A train drivers’ union has announced a new series of strikes in the run-up to Christmas.
Workers represented by ASLEF will be taking industrial action over a series of dates in December as part of their long-running dispute with the Rail Delivery Group (RDG) which is part of the negotiations with unions, train companies and the government.
The RMT union, headed by Mick Lynch, recently announced it was putting a pay offer to its members in a bid to end its strikes.
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The ASLEF action includes strikes at:
• EMR and LNER on 2 December;
• Avanti West Coast, Chiltern, Great Northern Thameslink, and WMT on 3 December;
• C2C and Greater Anglia on 5 December;
• Southeastern, Southern and Gatwick Express, the SWR main line and depot, and on the Island Line on 6 December;
• CrossCountry and GWR on 7 December;
• Northern and TPT on 8 December.
ASLEF members will also refuse to work overtime from 1 December to 9 December.
Speaking about the impact on the festive market, UKHospitality chief executive Kate Nicholls said: “These strikes will hit hospitality businesses at the start of the critical festive period and will devastate trading during one of the busiest weeks of the year, costing the sector up to £800m.
“The ongoing rail dispute has already cost the sector £3.5bn over the past year and a half and continues to disrupt businesses, prevent staff from working and interrupt families’ Christmas plans.”
The union and the RDG have been involved in the dispute for months – with numerous strikes having taken place.
The workers’ group has accused the government of undermining negotiations by hamstringing the position of train companies.
“We are determined to win this dispute and get a significant pay rise for train drivers who have not had an increase since 2019, while the cost of living, in that time, has soared,” ASLEF general secretary Mick Whelan said.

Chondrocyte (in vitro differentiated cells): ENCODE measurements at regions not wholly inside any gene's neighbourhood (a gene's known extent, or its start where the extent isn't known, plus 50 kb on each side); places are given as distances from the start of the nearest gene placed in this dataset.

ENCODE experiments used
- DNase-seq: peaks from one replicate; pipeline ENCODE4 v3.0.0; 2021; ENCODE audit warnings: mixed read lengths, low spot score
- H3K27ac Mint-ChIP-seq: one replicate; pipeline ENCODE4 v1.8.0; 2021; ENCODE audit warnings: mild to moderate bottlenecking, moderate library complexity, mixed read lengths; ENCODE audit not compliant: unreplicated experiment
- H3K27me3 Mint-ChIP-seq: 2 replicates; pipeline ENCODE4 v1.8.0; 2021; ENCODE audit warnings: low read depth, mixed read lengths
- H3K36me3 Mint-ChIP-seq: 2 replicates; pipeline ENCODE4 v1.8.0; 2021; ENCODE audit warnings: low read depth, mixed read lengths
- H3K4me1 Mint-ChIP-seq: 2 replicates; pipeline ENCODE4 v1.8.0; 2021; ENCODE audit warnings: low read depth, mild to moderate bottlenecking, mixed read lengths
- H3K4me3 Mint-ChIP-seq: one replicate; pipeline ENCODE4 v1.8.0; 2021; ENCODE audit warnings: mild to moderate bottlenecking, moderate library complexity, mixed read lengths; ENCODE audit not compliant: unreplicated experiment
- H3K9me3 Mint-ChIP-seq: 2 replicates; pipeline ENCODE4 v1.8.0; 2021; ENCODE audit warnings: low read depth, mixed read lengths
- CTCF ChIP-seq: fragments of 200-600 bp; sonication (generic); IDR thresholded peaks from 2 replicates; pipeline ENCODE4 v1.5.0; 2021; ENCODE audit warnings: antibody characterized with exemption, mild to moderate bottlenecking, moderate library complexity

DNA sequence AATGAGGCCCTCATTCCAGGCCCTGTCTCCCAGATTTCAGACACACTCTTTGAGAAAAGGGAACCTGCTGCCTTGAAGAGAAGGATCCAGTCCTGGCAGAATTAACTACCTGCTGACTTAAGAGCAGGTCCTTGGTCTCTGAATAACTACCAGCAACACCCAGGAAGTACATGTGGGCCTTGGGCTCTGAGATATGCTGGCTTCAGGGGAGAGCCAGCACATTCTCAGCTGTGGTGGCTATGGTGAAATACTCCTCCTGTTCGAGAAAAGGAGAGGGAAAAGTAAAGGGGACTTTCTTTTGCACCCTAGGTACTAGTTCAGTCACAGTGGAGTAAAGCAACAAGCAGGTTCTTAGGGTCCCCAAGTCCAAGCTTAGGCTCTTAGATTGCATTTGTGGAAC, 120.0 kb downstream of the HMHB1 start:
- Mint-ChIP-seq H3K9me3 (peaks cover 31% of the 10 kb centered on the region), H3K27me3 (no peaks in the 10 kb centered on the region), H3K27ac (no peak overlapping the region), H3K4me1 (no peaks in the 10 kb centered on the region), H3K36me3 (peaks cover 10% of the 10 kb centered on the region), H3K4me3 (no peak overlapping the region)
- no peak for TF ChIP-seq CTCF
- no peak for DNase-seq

“The transport secretary, who has gone missing in action during this dispute, says we should put the offer to our members.
“What the minister apparently fails to understand is that, since the Rail Delivery Group’s risible offer in April, we have received overwhelming mandates, on enormous turnouts, for more industrial action.
“Our members have spoken and we know what they think. Every time they vote – and they have voted overwhelmingly – for strike action in pursuit of a proper pay rise it is a clear rejection of the offer that was made in April.
“The RDG’s offer – a land grab for all our terms and conditions – was made in the full knowledge that it couldn’t – and wouldn’t – be accepted.”
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The union blamed the RDG and the government for getting in the way of deals that had been agreed in principle with 16 train operating companies.
ASLEF has held 14 one-day strikes during the 18-month dispute, causing huge disruption to services across the country.
A Department for Transport spokesperson said: “It is disappointing that ASLEF are targeting the public and hospitality businesses at the beginning of the festive period, when there is a fair and reasonable pay offer for train drivers on the table that would take their salary up to an average of £65,000 for a 35-hour, four-day week.
“Taxpayers contributed £1,000 per household to protect train drivers’ jobs during the pandemic. Instead of going on strike, ASLEF should be following in the footsteps of the other rail unions and giving their members a vote on this fair pay deal.”